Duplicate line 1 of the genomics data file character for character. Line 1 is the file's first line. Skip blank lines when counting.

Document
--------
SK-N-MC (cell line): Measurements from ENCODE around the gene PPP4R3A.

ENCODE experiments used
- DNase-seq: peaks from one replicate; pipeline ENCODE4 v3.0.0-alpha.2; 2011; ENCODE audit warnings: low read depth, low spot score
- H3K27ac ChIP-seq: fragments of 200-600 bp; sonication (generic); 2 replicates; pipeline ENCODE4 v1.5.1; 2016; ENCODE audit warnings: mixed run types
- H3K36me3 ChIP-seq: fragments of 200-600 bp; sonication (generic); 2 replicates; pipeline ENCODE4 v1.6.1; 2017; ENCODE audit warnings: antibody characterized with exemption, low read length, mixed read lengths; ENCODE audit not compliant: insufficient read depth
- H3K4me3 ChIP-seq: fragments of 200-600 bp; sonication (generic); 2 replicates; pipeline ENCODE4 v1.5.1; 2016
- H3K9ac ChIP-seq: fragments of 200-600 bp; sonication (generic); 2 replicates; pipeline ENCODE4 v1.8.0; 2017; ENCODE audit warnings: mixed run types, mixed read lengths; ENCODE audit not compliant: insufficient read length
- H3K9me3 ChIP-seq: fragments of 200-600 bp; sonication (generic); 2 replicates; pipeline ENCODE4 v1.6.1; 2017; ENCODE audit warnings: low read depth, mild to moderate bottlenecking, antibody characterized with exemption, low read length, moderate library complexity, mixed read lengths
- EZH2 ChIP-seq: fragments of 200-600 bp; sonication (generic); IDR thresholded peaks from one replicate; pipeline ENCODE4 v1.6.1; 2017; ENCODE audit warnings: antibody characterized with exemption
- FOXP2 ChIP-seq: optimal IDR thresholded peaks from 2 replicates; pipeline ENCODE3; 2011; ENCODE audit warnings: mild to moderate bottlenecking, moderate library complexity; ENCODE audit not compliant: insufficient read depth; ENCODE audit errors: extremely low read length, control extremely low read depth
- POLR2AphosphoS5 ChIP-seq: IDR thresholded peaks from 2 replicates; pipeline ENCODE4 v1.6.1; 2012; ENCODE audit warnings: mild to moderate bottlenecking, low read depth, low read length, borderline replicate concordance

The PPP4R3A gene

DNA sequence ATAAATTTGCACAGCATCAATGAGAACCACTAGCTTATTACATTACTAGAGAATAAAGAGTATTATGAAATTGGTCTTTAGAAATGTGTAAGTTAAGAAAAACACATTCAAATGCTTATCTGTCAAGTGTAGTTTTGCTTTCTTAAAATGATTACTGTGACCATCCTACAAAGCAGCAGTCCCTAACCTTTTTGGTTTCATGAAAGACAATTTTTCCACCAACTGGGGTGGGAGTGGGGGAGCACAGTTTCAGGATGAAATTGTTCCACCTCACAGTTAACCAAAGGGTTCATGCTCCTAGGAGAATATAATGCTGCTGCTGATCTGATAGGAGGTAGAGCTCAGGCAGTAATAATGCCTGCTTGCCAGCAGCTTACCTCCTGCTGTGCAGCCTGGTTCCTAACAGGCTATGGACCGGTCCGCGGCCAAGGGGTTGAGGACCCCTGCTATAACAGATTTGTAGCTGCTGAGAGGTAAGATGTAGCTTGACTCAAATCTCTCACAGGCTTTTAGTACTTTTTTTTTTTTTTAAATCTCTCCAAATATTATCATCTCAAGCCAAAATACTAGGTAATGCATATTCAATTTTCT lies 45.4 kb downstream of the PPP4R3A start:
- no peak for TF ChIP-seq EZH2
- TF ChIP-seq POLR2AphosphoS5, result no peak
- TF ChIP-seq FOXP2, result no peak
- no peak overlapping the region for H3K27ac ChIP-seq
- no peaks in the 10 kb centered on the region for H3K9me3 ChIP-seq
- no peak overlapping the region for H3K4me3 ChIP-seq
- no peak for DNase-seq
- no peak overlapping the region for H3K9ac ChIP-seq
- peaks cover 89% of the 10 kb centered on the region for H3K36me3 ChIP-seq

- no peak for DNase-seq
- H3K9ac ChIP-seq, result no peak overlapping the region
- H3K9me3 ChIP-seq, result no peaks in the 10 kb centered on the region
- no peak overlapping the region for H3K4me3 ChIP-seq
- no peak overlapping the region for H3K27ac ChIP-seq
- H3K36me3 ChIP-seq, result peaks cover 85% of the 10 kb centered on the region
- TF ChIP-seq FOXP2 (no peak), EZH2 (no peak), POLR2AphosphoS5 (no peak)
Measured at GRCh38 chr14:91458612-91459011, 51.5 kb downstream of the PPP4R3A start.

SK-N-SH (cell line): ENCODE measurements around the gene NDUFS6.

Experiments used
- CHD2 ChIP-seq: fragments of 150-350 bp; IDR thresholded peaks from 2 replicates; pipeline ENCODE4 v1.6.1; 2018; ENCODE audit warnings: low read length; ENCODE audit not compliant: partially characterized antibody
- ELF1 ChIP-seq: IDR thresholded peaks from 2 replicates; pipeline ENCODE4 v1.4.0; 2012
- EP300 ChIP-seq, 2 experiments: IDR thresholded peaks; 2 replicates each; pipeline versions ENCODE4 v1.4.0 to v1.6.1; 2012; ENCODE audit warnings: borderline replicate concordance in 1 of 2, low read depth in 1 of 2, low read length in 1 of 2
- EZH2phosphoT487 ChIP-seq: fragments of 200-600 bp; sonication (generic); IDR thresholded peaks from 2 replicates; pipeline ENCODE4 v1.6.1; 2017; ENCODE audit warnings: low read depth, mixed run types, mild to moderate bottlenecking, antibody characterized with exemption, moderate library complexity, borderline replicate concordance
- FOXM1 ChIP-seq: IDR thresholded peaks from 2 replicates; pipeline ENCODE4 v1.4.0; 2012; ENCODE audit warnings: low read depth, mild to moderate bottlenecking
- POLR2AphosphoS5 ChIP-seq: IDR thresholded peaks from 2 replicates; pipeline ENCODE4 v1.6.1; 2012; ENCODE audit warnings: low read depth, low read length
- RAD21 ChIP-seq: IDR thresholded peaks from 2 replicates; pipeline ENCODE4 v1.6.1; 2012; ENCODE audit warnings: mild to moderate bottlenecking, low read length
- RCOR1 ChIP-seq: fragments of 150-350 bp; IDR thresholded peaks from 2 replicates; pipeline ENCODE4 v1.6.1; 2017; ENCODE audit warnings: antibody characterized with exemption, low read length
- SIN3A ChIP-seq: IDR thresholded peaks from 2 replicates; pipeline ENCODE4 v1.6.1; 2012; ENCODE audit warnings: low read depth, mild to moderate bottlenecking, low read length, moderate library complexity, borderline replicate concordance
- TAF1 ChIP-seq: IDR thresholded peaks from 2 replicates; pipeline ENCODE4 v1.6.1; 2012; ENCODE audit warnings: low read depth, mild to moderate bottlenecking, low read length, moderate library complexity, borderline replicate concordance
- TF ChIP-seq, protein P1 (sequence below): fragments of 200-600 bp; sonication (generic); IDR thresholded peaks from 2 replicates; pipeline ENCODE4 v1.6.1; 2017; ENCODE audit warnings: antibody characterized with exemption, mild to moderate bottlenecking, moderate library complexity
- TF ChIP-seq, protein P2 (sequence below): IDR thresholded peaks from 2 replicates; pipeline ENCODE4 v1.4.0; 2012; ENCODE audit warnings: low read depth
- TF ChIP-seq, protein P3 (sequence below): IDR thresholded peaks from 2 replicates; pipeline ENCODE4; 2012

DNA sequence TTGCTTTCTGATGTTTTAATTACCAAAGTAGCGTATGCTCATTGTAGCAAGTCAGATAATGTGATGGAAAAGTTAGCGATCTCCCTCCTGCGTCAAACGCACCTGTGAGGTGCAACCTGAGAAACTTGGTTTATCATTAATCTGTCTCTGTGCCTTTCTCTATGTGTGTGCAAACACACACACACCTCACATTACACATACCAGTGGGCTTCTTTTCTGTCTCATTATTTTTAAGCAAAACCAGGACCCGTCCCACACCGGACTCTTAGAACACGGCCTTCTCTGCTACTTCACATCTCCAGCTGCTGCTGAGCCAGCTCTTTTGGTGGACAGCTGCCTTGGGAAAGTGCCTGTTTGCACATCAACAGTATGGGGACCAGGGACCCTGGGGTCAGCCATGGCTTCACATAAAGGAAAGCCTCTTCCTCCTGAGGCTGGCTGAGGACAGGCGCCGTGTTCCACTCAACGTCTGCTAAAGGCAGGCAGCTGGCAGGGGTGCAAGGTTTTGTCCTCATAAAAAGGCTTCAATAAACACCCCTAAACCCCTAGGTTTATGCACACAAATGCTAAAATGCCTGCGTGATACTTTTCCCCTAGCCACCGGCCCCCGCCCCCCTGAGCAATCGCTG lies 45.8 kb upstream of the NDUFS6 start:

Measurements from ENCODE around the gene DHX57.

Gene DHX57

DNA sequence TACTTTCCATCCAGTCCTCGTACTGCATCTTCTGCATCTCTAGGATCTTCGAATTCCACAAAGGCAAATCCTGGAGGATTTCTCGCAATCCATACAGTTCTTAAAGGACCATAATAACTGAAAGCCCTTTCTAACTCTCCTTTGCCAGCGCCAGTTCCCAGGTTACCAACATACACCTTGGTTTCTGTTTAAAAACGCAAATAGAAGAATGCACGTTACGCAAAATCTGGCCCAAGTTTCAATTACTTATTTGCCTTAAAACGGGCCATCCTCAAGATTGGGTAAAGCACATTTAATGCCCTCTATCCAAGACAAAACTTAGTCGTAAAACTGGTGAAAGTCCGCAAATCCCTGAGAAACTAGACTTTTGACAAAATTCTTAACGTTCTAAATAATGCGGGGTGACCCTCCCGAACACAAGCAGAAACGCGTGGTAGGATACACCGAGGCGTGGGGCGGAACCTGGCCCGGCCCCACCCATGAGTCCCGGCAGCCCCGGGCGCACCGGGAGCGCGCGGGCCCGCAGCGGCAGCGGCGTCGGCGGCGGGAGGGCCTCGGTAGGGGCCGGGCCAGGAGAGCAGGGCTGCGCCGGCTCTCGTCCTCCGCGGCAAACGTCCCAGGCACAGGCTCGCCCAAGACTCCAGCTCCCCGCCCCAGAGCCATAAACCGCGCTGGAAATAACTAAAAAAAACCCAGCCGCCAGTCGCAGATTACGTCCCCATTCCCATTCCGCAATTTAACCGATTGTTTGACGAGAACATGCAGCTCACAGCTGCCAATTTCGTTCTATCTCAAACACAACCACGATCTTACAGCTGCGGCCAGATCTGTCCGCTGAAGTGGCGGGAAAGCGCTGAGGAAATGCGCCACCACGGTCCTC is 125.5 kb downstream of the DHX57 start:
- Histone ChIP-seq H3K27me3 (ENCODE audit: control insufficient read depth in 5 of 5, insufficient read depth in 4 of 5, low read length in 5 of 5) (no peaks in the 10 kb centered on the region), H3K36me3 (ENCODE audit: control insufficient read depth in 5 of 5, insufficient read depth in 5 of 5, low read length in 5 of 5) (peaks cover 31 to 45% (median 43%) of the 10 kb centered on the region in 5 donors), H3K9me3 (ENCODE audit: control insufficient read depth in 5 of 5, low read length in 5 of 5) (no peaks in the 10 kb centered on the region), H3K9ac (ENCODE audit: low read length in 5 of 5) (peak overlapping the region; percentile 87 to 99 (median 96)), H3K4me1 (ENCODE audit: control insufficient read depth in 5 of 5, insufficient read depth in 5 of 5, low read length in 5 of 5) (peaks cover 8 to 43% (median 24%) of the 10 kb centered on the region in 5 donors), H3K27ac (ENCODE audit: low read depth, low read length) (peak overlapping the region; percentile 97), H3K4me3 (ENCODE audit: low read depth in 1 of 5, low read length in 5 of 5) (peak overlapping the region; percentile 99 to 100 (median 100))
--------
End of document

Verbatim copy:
SK-N-MC (cell line): Measurements from ENCODE around the gene PPP4R3A.